3.1. Coherent structure of content.
3.2. Suitable images, sounds and audiovisual elements.
3.3. Perfect integration of links and featured content.

4. Links: updated, useful and clearly visible links are helpful to the user. The measurement parameters for this variable are:

4.1. Updated links.
4.2. Useful links.
4.3. Visible links.

5. Accessibility: “Accessibility is a subset of a more general pursuit: usability. Put simply, usability means designing a user interface that is effective, efficient, and satisfying” (Henry, 2002: 7); “websites and intranets must follow usability principles and make it easier for customers and employees with disabilities to perform their tasks” (Nielsen, 2001: 5). The measurement parameters for this variable are:

5.1. Accessibility features for disabled people
5.2. Accessibility in different languages
5.3. Usability: Efficiency and satisfaction when carrying out tasks

6. Navigation: This variable is measured using criteria such as the search option, the ease to navigate the site, download time, and the sitemap. The measurement parameters for this variable are:

6.1. Search option
6.2. Download time
6.3. Sitemap
6.4. Ease of navigation

Table 2. Maximum values that can be achieved by variables

Variables

Measurement parameters

1. Table of contents
Max: 5 points

- Identification of the author
- Information on tourism
- Information on homepage on accessibility and available languages
- Correct grammar
- Contact information

2. Xacobeo 2010 and Way of St. James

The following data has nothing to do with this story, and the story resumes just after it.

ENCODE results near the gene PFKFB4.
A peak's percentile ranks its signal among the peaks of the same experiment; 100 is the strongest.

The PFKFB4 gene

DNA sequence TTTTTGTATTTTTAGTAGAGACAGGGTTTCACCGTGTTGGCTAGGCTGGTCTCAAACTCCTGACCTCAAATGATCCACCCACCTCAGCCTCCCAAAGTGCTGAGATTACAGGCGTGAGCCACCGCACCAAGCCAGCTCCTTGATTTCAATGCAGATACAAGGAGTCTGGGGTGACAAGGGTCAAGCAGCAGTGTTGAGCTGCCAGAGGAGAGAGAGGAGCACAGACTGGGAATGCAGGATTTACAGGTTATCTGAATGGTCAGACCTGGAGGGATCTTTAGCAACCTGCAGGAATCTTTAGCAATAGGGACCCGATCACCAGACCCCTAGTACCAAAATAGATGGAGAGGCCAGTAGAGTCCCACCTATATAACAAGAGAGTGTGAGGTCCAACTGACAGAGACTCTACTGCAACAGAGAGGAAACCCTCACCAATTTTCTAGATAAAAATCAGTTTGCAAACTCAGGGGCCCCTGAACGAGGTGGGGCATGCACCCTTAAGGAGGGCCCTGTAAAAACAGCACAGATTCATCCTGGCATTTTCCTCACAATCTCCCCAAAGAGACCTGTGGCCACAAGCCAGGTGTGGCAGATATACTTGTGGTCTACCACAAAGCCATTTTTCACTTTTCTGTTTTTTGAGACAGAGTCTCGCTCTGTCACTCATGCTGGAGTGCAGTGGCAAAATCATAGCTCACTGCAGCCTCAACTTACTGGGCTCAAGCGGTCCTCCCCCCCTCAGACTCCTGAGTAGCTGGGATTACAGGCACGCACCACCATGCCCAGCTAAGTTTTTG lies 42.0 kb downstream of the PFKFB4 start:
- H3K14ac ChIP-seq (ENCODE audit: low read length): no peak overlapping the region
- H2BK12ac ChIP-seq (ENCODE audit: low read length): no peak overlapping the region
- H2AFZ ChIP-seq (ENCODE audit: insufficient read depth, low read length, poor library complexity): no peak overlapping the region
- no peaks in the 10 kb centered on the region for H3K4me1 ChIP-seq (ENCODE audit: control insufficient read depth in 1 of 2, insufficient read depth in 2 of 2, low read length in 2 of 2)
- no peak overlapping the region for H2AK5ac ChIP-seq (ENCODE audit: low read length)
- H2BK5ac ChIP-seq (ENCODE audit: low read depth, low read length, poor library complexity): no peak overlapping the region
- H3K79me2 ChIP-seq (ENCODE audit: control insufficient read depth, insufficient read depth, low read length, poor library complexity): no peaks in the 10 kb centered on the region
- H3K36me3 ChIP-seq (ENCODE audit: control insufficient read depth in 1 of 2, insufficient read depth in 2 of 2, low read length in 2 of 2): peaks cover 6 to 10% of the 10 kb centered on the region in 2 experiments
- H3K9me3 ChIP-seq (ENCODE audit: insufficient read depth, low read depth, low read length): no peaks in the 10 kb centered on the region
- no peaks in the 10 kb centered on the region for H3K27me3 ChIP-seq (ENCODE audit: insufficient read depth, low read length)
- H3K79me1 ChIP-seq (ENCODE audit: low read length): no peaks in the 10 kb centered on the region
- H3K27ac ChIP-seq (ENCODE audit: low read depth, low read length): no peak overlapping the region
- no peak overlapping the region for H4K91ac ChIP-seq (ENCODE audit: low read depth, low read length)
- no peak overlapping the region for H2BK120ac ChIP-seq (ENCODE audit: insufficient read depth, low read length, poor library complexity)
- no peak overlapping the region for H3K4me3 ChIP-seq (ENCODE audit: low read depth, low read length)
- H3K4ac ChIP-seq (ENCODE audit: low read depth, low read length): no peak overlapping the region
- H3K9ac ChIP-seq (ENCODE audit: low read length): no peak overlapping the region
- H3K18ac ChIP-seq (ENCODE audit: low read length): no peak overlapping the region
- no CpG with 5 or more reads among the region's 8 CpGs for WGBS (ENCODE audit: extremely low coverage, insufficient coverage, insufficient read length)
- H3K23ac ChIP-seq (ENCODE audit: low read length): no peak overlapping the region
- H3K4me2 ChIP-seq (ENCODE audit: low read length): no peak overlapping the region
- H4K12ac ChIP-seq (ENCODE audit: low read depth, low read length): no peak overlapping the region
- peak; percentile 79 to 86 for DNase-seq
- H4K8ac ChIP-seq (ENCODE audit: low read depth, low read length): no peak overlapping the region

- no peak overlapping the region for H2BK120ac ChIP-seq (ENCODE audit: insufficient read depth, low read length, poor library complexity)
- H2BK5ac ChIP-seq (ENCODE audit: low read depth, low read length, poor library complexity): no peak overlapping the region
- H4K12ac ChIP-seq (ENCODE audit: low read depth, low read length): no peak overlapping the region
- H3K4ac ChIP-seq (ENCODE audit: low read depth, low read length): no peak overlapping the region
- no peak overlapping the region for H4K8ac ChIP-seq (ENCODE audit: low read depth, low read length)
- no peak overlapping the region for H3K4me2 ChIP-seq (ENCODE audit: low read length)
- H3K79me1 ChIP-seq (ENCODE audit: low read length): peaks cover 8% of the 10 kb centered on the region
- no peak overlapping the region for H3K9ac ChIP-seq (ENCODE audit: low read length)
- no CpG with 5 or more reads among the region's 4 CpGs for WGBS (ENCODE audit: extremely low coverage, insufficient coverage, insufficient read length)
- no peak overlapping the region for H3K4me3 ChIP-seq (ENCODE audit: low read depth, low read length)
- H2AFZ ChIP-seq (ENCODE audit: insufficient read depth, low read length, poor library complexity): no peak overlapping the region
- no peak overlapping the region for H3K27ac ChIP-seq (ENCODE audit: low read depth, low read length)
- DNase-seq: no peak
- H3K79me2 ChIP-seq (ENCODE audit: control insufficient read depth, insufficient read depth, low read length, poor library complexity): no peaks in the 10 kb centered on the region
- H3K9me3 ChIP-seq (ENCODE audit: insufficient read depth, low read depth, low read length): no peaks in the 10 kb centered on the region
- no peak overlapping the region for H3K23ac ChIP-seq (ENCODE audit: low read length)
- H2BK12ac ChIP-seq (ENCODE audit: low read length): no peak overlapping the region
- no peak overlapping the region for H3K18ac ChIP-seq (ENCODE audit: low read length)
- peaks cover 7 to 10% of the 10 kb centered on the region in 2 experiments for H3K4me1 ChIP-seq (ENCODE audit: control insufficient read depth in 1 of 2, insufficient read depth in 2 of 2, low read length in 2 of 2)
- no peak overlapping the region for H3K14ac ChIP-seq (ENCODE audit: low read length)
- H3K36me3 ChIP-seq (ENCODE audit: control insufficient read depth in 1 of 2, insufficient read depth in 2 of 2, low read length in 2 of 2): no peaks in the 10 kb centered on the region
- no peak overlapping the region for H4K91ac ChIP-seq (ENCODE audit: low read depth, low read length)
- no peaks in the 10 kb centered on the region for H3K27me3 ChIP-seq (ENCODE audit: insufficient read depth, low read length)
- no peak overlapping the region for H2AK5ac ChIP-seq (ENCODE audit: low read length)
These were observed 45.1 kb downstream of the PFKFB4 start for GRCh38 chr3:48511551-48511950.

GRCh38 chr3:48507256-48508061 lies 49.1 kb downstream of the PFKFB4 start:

Max: 4 points

- Link to the official website of the Xacobeo 2010
- Information about the Way of St. James
- Information about the Xacobeo 2010
- Links to sites about the Xacobeo or the Way of St. James

3. Design
Max: 3 points

- Coherent structure of contents
- Suitable images, sounds and audiovisual elements.
- Perfect integration of links and featured content

4. Links (links)
Max: 3 points

- Updated
- Useful
- Visible

5. Accessibility
Max: 3 points

- Accessibility features for disabled people
- Accessibility in different languages
- Usability: Efficiency and satisfaction when carrying out tasks

6. Navigation
Max: 4 points

- Search option
- Help
- Sitemap
- Ease of navigation

Source: Authors’ own creation

The tourism websites can reach a maximum score of 22 points if they obtain 1 in all the parameters.
After the analysis was completed by the research group and the scores were established according to the previous criteria, the tourism websites of each autonomous community were classified into three groups:

1) Ideal: more than 20 points.
2) Acceptable: between 19 and 14 points.
3) Improvable: less than 14 points.

3. Results